Preparedness and Your Kids. Yes, They Can Be In The Same Sentence.
We get it. No one wants to think about his or her family being subjected to a disaster. But the thing is, disaster preparedness doesn’t have to be the stuff of nightmares—it can be an adventure. The key is getting young ones involved in the details so there are plenty of opportunities to get excited. (Flashlights are super fun, after all.)
Here are some thoughts on how to get kids interested and involved:
The Preschooler “Bug Safari”
Toddlers and young children love to play dress-up. As this age group is fascinated by bugs, set up a “bug safari” where you go to a park to look for bugs. Have them help pick out appropriate outdoor clothes and make part of the process having packing up enough appropriate supplies for 24 hours in an emergency. This exercise is also a great time to ask your child share what comfort items they most want to pack, such as stuffed animals, pictures of family or a favorite blanket.
For additional ideas and tips, check out FEMA’s Ready Kids website
Grade Schoolers, AKA Little Naturalists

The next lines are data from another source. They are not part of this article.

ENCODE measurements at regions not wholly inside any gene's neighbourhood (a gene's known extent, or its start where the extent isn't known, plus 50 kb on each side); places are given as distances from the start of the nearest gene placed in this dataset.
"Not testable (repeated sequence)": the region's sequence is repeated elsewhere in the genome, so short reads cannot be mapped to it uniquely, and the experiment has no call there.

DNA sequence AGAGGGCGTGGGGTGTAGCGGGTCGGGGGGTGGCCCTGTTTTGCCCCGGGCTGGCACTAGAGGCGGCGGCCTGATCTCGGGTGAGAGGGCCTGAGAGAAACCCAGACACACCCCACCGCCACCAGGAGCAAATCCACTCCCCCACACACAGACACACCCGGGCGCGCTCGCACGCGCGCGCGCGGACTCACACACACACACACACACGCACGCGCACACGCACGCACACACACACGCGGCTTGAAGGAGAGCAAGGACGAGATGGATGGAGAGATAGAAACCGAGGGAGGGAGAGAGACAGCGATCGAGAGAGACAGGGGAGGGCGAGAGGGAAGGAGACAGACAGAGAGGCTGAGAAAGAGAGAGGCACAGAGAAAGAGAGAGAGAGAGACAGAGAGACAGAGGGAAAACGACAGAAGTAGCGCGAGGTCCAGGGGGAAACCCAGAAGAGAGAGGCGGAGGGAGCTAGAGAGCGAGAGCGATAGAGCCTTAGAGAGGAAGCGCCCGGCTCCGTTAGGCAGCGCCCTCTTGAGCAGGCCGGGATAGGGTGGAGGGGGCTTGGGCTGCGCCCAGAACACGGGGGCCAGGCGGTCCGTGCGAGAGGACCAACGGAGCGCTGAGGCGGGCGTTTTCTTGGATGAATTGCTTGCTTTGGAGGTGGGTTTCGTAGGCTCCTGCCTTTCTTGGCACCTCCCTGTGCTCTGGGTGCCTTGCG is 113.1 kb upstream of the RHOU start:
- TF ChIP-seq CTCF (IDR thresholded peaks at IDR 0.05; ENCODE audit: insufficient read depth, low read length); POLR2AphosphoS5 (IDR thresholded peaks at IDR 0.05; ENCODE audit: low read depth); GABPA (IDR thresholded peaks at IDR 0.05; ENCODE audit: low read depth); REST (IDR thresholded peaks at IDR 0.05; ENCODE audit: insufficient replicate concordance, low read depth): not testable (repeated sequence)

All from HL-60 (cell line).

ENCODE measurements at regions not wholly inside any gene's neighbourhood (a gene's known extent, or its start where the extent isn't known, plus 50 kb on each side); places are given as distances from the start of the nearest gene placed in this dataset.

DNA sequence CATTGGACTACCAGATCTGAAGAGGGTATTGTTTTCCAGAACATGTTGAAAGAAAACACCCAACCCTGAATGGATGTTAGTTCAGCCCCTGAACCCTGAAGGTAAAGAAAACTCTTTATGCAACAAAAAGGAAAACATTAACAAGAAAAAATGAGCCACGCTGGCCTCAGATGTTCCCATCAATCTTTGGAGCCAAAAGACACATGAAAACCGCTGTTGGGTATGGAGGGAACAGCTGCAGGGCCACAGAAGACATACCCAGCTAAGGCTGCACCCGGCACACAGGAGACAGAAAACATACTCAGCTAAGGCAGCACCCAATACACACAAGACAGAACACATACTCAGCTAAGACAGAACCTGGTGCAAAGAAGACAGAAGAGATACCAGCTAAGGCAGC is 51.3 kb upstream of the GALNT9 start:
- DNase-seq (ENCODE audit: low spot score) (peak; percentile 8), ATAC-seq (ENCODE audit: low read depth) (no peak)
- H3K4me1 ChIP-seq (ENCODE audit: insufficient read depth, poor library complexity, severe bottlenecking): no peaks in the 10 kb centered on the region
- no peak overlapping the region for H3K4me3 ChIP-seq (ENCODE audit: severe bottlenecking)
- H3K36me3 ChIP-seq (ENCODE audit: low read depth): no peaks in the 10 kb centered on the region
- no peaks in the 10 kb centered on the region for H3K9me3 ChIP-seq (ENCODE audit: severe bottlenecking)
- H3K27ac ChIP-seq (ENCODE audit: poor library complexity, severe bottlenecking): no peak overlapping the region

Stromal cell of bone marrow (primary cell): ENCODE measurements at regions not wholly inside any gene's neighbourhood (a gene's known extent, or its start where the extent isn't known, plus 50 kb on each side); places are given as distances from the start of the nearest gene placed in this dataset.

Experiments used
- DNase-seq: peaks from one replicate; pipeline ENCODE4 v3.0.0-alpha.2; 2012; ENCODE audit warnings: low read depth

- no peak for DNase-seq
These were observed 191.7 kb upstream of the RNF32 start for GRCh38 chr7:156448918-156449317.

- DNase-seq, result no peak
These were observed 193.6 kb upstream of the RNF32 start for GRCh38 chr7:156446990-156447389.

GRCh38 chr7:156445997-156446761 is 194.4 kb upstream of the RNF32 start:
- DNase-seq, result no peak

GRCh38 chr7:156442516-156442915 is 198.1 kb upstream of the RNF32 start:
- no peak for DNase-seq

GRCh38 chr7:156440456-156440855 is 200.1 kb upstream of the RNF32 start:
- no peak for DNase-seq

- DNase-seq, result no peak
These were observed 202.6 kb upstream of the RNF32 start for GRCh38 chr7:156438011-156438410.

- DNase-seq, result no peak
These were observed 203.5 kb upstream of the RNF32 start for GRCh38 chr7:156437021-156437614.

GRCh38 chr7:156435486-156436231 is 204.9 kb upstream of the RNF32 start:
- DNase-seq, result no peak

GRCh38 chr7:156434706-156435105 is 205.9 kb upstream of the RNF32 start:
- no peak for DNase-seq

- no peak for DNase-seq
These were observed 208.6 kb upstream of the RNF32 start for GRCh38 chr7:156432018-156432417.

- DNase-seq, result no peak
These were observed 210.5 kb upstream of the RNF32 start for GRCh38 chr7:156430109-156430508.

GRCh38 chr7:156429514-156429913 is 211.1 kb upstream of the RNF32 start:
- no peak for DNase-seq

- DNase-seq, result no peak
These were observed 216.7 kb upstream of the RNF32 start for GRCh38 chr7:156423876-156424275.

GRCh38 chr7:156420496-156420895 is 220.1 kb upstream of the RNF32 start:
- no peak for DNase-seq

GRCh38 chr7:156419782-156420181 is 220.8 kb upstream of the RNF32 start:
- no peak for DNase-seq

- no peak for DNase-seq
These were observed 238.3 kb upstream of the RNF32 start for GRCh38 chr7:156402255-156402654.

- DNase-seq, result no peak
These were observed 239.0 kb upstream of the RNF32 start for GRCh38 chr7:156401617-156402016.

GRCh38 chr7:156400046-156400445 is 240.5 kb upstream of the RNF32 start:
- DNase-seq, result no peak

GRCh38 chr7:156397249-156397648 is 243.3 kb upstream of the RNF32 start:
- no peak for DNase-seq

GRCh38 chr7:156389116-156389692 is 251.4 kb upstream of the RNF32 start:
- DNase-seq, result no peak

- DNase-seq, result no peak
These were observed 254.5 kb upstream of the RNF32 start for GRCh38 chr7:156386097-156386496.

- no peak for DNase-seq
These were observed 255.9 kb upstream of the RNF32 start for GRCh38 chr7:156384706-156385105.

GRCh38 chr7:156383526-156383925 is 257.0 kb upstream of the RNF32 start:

Longer camping, hiking and fishing trips are not only great exercise and bonding experiences, but also they are a great way to get familiar with the outdoors. Make the experience hands on and help them learn basic naturalist and conservation skills—like anticipating weather, learning which berries are safe to eat and where to find safe water. As kids as young as 10 can learn skills such as basic first aid, fire building, shelter building and knot tying, it’s a great age to enroll them in programs such as the Cub Scouts, Brownies, and Campfire.
Jr. High and High Schoolers, AKA the Learn-It-Alls
No, they don’t know everything (though they think they do). However, they can be one step closer if they take advantage of some of the many low-cost or free emergency prep training programs out there:
- First aid and CPR from the American Heart Association or the American Red Cross
- A Community Emergency Response Team (CERT) program (Note that many programs have a minimum age requirement that begins somewhere between 14 and 16 years old.) Check with your local Fire Department or Office of Emergency Management to learn about classes in your area.
- For aspiring emergency and rescue workers, many fire departments and police departments have cadet and explorer programs that teach both emergency preparedness and response skills, as well as help prepare someone for a career:
- Volunteering at the local fire department or office of emergency management is another way to learn more about emergency and disaster response. Older children (usually 18 years and older) are usually welcome, too.
Click here or the image below to download Boltwell’s Fire Safety Checklist!